Life after death

Burn This

He can behave badly. Watch your step.

He can behave badly. Watch your step.

Photo By nic candito

Rated 4.0

It’s more than fitting that fledgling Resurrection Theatre would produce Burn This as its inaugural effort with an expanded company. The Lanford Wilson play—an actor’s favorite, for good reason—deals with the messy aftermath of grief.

Robbie, a famous dancer about to launch a choreography career, dies in an accident with his lover, Dominick. The play begins in the days immediately following his funeral, as we meet his roommates, Anna (Kristine David) and Larry (Shawn B. O’Neal), and Anna’s boyfriend, sci-fi screenwriter Burton (Joshua Glenn Robertson). The incredible Robbie was (to put it mildly) not close to his family, and the depth of their denial (not just of his sexuality but of his identity) has left Anna as angry as she is grief-stricken.

Then Robbie’s older brother, Pale (Eric Baldwin), shows up to gather his things, and oh, is Pale ever a piece of work. He’s everything Anna doesn’t like; in fact, he’s the very definition of a Philistine (or at least he seems to be). But like Anna, Pale is overwhelmed with grief at Robbie’s death.

More than most plays, Burn This is concerned with not only the disruption and destruction that grief causes in our lives, but also the possibilities that loss can occasion for us. As Anna and Pale try to come to terms with the loss of Robbie, they also have the opportunity to take some risks with their own still-unwinding lives.

As Anna, David initially comes across as fragile, but then develops a spine of steel. She is well-cast as a dancer, and physically embodies the delicate but powerful persona of her character.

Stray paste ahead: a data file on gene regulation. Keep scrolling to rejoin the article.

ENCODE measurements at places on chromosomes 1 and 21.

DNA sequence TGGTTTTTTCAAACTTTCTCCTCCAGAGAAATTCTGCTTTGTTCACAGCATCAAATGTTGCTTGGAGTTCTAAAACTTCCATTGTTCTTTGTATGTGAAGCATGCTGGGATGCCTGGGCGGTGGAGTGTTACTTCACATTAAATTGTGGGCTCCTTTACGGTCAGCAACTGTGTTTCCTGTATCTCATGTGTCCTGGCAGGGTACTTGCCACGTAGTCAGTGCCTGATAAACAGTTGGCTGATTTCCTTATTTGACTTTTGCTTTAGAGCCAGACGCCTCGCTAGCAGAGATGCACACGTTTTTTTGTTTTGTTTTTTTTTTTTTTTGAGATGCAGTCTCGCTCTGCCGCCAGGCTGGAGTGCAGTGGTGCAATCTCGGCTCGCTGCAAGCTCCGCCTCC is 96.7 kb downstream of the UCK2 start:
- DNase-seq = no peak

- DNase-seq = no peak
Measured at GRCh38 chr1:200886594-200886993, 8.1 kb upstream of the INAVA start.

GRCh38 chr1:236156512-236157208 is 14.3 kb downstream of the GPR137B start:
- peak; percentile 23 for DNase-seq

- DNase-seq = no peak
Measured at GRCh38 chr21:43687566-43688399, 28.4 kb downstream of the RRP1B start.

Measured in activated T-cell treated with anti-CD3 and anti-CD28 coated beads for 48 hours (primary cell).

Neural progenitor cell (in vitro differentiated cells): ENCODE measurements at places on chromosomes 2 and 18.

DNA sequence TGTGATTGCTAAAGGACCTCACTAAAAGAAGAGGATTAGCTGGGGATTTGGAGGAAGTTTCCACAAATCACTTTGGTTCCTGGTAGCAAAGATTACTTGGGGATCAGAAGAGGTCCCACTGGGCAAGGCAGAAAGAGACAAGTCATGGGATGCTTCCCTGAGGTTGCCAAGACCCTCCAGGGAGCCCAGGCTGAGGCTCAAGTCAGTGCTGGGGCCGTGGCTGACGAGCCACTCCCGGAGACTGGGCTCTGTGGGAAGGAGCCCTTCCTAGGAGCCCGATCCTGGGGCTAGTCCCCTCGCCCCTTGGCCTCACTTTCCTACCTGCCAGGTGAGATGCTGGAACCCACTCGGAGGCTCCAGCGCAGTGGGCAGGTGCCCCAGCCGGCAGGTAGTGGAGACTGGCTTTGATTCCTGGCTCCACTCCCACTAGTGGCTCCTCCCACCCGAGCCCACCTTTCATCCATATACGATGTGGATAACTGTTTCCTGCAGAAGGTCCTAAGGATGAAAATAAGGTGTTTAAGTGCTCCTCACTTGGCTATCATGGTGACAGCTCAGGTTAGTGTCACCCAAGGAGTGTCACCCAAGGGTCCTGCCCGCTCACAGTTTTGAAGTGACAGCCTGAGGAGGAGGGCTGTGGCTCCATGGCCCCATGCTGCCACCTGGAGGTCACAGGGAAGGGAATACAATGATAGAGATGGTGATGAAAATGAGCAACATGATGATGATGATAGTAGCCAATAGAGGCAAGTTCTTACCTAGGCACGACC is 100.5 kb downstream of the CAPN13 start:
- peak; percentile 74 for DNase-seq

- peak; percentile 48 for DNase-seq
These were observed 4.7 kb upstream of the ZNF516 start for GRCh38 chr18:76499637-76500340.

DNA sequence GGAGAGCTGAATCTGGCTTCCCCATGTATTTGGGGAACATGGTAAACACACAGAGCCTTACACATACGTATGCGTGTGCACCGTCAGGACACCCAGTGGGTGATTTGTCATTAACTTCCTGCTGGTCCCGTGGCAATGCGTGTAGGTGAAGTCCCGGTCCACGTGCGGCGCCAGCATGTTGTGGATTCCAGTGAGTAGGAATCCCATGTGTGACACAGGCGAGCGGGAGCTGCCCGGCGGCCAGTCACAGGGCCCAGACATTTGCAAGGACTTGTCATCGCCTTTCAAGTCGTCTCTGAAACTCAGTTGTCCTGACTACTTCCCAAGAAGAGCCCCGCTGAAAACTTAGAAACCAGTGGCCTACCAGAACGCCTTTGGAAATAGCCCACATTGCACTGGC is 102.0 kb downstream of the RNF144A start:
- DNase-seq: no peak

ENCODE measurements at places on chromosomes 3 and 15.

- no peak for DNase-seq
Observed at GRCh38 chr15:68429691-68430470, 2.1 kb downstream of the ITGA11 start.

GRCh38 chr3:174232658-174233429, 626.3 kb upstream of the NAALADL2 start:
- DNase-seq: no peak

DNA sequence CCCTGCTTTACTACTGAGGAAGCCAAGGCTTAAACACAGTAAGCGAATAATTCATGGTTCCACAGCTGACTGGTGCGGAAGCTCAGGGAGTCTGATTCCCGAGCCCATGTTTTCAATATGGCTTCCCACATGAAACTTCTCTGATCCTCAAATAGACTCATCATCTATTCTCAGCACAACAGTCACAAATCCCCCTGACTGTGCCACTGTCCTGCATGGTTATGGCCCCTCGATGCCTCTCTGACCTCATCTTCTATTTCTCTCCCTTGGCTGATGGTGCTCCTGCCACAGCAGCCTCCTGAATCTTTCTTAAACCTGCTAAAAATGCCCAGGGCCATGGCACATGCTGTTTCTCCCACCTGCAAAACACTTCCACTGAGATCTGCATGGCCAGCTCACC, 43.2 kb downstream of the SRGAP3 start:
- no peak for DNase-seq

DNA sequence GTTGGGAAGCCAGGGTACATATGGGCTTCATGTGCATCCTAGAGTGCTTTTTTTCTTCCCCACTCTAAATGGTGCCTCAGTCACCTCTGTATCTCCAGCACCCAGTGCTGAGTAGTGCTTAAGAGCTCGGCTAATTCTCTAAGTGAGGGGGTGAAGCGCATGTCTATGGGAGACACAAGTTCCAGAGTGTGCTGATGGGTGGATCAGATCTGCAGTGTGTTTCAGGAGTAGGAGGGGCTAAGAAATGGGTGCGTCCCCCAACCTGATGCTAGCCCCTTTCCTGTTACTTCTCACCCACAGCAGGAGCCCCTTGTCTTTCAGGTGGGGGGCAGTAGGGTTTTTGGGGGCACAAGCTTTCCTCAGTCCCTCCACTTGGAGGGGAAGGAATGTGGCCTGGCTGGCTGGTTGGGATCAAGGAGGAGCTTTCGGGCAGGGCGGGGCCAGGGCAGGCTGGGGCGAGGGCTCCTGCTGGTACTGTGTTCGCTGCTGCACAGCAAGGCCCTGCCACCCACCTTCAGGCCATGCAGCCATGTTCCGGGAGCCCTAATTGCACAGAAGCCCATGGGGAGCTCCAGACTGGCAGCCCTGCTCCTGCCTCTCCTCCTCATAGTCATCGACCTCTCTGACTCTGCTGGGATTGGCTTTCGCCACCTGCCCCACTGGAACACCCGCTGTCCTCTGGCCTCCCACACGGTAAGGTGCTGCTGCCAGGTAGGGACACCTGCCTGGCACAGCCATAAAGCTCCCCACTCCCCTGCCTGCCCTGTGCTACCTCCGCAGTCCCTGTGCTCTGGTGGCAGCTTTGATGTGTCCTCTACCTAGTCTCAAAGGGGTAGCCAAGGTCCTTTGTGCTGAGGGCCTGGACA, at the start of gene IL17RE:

She is matched fully by Baldwin’s Pale, who is the yang to her yin in a very literal way. Baldwin has a history of what we’ve sometimes called “men behaving badly” roles (he was stellar in Glengarry Glen Ross at Big Idea Theatre earlier this season, and played Republican dirty-tricks strategist in a one-man show Atwater: Fixin’ to Die at California Stage). While Pale initially seems like more of the same, Baldwin brings a depth of emotional vulnerability to his performance, giving Pale humanity and grace.

As Larry, the wise-cracking roommate with a heart of gold, O’Neal has plenty to sink his teeth into; that he does so without also chewing on the scenery is testimony to his self-restraint. Robertson’s rich-boy nerd is quietly well-done—and the first time we’ve seen him in a nonmusical role. It’s official; he can act and sing.

The set is detailed, yet retains the illusion of space—a tough trick to pull off in the Wilkerson Theatre, which has some odd angles in the ceiling and a very narrow proscenium. Stage design is uncredited on the program, but Brian Watson was responsible for the production design. Ernesto Bustos choreographed the fights, which was no doubt difficult given the space constraints.

Lisa Thew (on loan from KOLT Run Creations) both directed and did the sound design. Burn This avoids the easy way out; it is a textured, thoughtful production. The only real difficulty is with the volume during some of the more emotionally violent scenes—the Wilkerson does not have acoustics which allow for a lot of variation in types of shouting, and it was overwhelming.

But of course, both grief and life are like that.